Mike Bauman

Sunnier skies await Red Sox in 2016

Savvy offseason, youngsters could reinvigorate Boston

Sunnier skies await Red Sox in 2016

FORT MYERS, Fla. -- JetBlue Park, the smaller, warmer version of Fenway Park, shimmered in the sun Wednesday.

The sky was blue. The grass was green. Grapefruit League play was underway. From this early-March vantage point, you could see another worst-to-first scenario stretching out before the Boston Red Sox.

The New Englanders who were here to short-circuit a long winter and support their beloved Sox -- not necessarily in that order -- cheered both their team and the pregame announcement that the Fort Myers temperature (80 degrees) was roughly twice that of Boston.

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The mood was not ruined by an eventual 7-4 loss to the Minnesota Twins. The crowd of 10,017 knew an exhibition game when it saw one.

"First game of Spring Training, guys are looking forward to putting the work that we've done the first 10 days behind them," Red Sox manager John Farrell said. "The live BPs, that's got some energy to it, but nothing like a chance to get out and compete a little bit."

The Sox did what needed to be done this offseason. They added free agent ace of aces David Price, and they paid a record price to get him. They added a top closer in Craig Kimbrel through a trade, and they added another quality reliever, Carson Smith, in another deal.

Ortiz, Price excited for season

Farrell said Wednesday that he was impressed with his roster from top to bottom.

"I like where we are in terms of the depth of our roster, the complement that certain players can provide others, what it projects to look like," Farrell said. "So I like where we're at, roster-wise."

The depth of starting pitching is almost certain to be tested over the course of the long season. The Red Sox should be OK there, as well.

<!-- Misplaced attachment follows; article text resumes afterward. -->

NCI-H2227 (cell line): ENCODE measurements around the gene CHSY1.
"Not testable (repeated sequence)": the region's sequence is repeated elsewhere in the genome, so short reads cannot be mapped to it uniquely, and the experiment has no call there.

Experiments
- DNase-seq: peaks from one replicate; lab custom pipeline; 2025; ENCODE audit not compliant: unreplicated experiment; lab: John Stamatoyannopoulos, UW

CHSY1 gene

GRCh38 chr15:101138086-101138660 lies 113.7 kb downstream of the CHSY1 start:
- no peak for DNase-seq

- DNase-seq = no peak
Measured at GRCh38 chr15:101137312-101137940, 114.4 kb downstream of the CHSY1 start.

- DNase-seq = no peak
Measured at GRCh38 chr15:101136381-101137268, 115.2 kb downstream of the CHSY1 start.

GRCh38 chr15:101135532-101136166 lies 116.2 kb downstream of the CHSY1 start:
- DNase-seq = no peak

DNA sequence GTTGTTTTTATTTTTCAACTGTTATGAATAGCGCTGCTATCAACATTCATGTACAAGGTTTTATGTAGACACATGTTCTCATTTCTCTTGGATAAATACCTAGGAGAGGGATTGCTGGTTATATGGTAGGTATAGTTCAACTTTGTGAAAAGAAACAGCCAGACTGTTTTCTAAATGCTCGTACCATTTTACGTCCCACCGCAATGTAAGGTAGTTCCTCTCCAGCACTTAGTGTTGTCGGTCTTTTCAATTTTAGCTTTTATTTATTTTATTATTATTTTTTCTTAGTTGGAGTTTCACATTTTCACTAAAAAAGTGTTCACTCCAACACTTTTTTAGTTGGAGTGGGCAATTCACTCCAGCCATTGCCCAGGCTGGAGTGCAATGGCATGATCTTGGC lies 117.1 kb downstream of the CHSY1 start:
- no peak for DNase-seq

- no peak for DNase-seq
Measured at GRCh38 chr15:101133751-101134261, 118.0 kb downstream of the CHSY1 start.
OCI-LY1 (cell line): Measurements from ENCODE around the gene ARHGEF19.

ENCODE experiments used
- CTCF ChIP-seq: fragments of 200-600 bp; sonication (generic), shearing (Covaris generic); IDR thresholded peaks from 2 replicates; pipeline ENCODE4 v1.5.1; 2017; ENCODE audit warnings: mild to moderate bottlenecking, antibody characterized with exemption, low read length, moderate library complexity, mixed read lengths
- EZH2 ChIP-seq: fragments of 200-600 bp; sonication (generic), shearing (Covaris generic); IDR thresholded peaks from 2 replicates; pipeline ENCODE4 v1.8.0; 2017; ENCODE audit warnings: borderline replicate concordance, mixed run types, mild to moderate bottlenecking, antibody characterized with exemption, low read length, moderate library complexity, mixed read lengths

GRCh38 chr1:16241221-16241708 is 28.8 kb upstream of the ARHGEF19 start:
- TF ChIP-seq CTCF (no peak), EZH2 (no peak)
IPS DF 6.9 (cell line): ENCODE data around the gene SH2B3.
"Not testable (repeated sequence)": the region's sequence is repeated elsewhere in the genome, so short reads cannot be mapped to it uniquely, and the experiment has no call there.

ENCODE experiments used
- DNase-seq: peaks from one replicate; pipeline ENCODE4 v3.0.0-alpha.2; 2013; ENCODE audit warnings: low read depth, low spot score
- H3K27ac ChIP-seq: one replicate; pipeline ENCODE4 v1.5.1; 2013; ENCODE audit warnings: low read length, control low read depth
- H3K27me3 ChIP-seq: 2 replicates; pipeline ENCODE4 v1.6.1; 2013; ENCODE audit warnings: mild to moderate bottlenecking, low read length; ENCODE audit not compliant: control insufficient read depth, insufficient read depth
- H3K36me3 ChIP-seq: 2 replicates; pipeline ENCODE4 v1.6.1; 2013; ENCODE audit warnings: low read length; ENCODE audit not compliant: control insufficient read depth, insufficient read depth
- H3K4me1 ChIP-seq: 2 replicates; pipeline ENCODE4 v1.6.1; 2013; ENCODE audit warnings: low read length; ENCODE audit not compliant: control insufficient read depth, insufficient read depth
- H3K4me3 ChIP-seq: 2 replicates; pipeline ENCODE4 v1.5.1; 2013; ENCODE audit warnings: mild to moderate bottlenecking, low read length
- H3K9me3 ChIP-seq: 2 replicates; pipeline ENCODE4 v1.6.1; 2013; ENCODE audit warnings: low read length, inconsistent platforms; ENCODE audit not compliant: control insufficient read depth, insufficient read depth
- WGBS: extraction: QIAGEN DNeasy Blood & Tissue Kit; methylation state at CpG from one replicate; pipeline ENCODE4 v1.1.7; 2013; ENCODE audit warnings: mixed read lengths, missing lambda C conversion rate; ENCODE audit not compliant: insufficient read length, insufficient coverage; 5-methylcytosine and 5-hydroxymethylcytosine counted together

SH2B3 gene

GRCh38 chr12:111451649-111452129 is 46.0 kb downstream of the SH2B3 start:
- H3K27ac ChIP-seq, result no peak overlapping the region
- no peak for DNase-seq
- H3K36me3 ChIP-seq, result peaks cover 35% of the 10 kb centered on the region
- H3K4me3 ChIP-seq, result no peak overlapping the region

"The fact is, we've got talented guys, and there's more than five [starters] who can pitch in the big leagues right now," Farrell said. "I don't know that anyone wants to go back to [Triple-A] Pawtucket after they've had a taste of it here."

Owens more seasoned, confident this spring

Some of that potential was on display Wednesday. Towering lefty Henry Owens started for Boston and worked his way into and out of difficulty. Owens struck out five in two scoreless innings, getting out of a bases-loaded, one-out situation in the first and stranding a leadoff double in the second.

"The thing that stands out is his poise, even where there were multiple men in scoring position," Farrell said of Owens. "First time out, I thought he accomplished a number of things, the use of all three pitches. But the thing that stood out was how he kept those innings from further damage. Mound presence and poise I thought was very good."

Said Owens: "It was fun to be out there again. I give them credit; they took some good swings early. It was a lot of fun."

Owens vying for rotation spot

In center, Jackie Bradley Jr. made a splendid running catch on a drive in the third. It was a play that seemed equal parts terrific and improbable, but that's the kind of play that Bradley makes as a matter of routine.

The current concerns for the Red Sox include two free-agent signings from the previous offseason; third baseman Pablo Sandoval, and Hanley Ramirez, who is switching positions to play first.

Sandoval had the worst season of his career in 2015. He has always been heavy, but his former employer, the Giants, said he was surprisingly athletic for his bulk. The Red Sox insist that Sandoval lowered his percentage of body fat over the offseason.

Ramirez, a shortstop prior to last season, was shifted to left field, a position that he did not appear to be intensely motivated to play. The move to first base may hold more promise.

Wednesday, Ramirez handled all the throws that came his way in a manner that did not appear particularly uncomfortable. He bobbled one grounder hit to him, but he recovered in time to toss to the pitcher covering for the out.

Overall, the 2016 Red Sox have the ace they needed, a deeper bullpen with one of the game's very best closers, athletic young outfielders, first-class veteran leaders in David Ortiz and Dustin Pedroia, and the potential for admirable starting-pitching depth.

The sun shining on Boston's Grapefruit League opener and the balmy temperatures on Florida's Suncoast were, symbolically, precisely the right conditions for the Red Sox.

Mike Bauman is a national columnist for This story was not subject to the approval of Major League Baseball or its clubs.